Danish container shipping giant Maersk has revealed plans to add to its fleet a total of eight large ocean-going container vessels capable of being operated on carbon-neutral methanol.
The first newbuild in the series will be completed in the first quarter of 2024.
South Korean shipbuilder Hyundai Heavy Industries (HHI) has been contracted to build the eight ships which will have a nominal capacity of about 16,000 TEU.
The agreement with HHI includes an option for four additional units in 2025.
The series will replace older vessels, generating annual CO2 emissions savings of around 1 million tonnes and offering “truly carbon neutral” transportation at scale on the high seas.
The vessels come with a dual-fuel engine setup. Additional capital expenditure (CAPEX) for the dual-fuel capability, which enables operation on methanol as well as conventional low sulphur fuel, will be in the range of 10-15% of the total price, enabling Maersk to take a significant leap forward in its commitment to scale carbon-neutral solutions and lead the decarbonisation of container logistics, the company said.
“The time to act is now, if we are to solve shipping’s climate challenge,” CEO, A.P. Moller – Maersk, Soren Skou, pointed out.
“This order proves that carbon-neutral solutions are available today across container vessel segments and that Maersk stands committed to the growing number of our customers who look to decarbonise their supply chains. Further, this is a firm signal to fuel producers that sizable market demand for the green fuels of the future is emerging at speed.”
Maersk – which is a member of the Methanol Institute — explained it will operate the vessels on carbon-neutral e-methanol or sustainable bio-methanol as soon as possible.
Sourcing an adequate amount of carbon-neutral methanol from day one in service is expected to be challenging, as it requires a significant production ramp up of proper carbon neutral methanol production, for which Maersk continues to engage in partnerships and collaborations with relevant players.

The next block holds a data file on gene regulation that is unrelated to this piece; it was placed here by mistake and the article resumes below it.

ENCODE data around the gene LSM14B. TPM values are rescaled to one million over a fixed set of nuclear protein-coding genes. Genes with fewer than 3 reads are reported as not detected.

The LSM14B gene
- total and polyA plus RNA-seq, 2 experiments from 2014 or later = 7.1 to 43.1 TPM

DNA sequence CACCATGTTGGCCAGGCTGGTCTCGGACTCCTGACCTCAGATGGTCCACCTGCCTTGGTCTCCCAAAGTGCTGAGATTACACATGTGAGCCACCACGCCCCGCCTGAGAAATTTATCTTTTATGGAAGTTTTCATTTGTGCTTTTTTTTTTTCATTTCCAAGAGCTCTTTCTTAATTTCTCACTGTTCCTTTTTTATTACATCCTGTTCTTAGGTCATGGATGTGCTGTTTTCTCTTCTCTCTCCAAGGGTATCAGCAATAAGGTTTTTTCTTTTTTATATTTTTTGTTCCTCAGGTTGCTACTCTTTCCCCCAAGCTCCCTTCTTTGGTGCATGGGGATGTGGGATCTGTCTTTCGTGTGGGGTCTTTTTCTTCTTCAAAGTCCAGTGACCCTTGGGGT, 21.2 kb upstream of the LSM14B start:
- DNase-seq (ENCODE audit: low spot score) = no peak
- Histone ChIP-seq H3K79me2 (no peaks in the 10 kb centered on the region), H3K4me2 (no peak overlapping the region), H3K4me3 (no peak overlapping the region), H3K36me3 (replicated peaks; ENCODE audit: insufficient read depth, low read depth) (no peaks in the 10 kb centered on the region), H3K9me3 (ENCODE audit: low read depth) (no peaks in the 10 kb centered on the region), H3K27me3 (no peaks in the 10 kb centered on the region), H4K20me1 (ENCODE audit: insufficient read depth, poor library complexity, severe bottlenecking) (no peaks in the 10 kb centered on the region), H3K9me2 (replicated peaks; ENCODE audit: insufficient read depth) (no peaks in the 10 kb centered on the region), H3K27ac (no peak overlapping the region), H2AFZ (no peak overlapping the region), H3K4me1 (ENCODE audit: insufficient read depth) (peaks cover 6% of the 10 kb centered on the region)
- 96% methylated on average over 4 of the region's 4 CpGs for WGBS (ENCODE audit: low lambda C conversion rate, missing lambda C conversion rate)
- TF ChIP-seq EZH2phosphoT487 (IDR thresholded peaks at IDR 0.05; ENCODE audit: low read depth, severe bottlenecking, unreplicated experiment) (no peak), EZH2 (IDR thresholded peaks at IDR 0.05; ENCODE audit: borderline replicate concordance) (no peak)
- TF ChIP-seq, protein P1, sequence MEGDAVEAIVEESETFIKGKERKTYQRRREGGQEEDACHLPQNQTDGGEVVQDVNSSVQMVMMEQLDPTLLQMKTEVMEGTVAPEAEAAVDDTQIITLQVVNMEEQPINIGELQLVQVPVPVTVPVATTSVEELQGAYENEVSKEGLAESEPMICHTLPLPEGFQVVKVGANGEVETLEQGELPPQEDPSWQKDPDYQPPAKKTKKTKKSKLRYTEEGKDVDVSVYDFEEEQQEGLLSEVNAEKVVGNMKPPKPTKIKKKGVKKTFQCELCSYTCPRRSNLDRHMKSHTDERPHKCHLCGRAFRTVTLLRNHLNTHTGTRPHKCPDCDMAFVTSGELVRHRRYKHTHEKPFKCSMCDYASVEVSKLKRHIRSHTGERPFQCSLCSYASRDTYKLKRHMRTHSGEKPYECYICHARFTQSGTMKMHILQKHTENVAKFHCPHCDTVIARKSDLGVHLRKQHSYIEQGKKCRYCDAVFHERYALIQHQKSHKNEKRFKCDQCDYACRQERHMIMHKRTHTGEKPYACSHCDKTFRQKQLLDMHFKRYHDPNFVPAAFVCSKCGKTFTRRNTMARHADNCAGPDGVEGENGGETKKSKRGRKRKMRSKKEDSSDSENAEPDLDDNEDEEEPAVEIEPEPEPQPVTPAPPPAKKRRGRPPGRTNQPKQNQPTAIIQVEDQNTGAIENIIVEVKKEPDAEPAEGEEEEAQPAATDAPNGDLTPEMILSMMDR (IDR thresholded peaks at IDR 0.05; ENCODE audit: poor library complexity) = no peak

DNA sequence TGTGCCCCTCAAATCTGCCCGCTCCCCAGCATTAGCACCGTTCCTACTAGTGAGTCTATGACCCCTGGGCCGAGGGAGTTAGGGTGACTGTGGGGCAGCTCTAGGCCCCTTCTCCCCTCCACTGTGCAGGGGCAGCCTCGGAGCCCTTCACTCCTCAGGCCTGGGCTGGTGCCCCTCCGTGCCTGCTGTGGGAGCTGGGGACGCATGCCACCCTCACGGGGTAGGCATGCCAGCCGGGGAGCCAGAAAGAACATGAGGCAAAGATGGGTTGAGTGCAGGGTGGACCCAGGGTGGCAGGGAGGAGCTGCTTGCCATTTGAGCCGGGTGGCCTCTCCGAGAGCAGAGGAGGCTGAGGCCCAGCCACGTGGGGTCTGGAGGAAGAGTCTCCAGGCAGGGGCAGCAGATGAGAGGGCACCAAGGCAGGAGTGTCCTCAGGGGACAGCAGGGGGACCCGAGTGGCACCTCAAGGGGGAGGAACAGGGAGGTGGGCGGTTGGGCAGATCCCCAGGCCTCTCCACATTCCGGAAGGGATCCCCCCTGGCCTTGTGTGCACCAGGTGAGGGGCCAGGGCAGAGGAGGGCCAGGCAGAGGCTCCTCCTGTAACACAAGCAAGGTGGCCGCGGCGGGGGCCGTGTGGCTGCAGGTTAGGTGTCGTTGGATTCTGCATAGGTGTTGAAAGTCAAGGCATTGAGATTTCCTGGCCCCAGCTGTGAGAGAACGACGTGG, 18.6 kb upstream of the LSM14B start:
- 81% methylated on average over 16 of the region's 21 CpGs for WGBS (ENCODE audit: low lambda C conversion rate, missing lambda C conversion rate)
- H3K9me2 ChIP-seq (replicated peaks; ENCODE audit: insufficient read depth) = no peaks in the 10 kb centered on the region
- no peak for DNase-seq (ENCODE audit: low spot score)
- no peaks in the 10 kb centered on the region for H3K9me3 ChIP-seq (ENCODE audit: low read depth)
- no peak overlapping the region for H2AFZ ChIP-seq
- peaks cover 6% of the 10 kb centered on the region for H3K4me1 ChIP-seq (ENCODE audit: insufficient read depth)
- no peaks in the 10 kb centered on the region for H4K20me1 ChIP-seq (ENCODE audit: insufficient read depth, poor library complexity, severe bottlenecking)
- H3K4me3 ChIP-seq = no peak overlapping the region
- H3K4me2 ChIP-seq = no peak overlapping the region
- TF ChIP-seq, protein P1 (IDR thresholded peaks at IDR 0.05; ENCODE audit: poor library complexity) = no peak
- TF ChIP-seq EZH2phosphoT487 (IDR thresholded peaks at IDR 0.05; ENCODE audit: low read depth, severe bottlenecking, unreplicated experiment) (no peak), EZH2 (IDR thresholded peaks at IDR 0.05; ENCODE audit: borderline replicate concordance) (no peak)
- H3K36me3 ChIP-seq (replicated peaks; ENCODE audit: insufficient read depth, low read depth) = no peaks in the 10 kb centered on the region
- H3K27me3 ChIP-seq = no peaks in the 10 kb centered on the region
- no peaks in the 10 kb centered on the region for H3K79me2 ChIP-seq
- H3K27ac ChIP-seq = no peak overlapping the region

“To us, this is the ideal large vessel type to enable sustainable, global trade on the high seas in the coming decades and from our dialogue with potential suppliers, we are confident we will manage to source the carbon neutral methanol needed,” CEO, Fleet & Strategic Brands, A.P. Moller – Maersk, Henriette Hallberg Thygesen commented.
The vessels will be designed to have a flexible operational profile, enabling them to perform efficiently across many trades. They will feature a methanol propulsion configuration developed in collaboration with makers including MAN ES, Hyundai (Himsen) and Alfa Laval which represents a significant scale-up of the technology from the previous size limit of around 2,000 TEU.
The shipowner also said that the eco-friendly newbuilds will be classed by the American Bureau of Shipping (ABS) and sail under the Danish flag.
Almost two months ago, the container shipping heavyweight also ordered a feeder vessel with a dual- engine technology enabling it to sail on either methanol or traditional very low sulphur fuel.
The shipbuilding deal was signed with Korean shipbuilder Hyundai Mipo Dockyard (HMD).
Expected to be operational in 2023, the feeder will be 172 meters long and will sail in the network of Sealand Europe, a Maersk subsidiary, on the Baltic shipping route between Northern Europe and the Bay of Bothnia.
Maersk earlier said it would switch its ships to zero-emission alternatives to fossil fuels rather than choosing LNG as a bridging fuel for the company’s fleet.
All future Maersk-owned newbuilds are to be installed with a dual-fuel technology to enable both carbon-neutral operations and operation on standard VLSFO.
The new vessels come as part of Maersk’s ongoing fleet renewal program and will replace tonnage of more than 150,000 TEU which is reaching end-of-life and leaving the Maersk-managed fleet between 2020 and Q1 2024.
Maersk further reiterates its strategy of maintaining a fleet capacity in the 4 to 4.3 million TEU range, as a combination of Maersk-managed and time-chartered vessels.
Currently, the carrier operates more than 700 vessels globally.